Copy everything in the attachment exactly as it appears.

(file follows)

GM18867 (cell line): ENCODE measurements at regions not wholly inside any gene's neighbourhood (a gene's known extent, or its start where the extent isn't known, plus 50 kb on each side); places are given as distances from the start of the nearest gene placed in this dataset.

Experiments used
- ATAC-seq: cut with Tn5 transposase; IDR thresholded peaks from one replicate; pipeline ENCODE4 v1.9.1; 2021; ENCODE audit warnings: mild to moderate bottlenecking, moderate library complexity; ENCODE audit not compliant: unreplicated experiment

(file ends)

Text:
GM18867 (cell line): ENCODE measurements at regions not wholly inside any gene's neighbourhood (a gene's known extent, or its start where the extent isn't known, plus 50 kb on each side); places are given as distances from the start of the nearest gene placed in this dataset.

Experiments used
- ATAC-seq: cut with Tn5 transposase; IDR thresholded peaks from one replicate; pipeline ENCODE4 v1.9.1; 2021; ENCODE audit warnings: mild to moderate bottlenecking, moderate library complexity; ENCODE audit not compliant: unreplicated experiment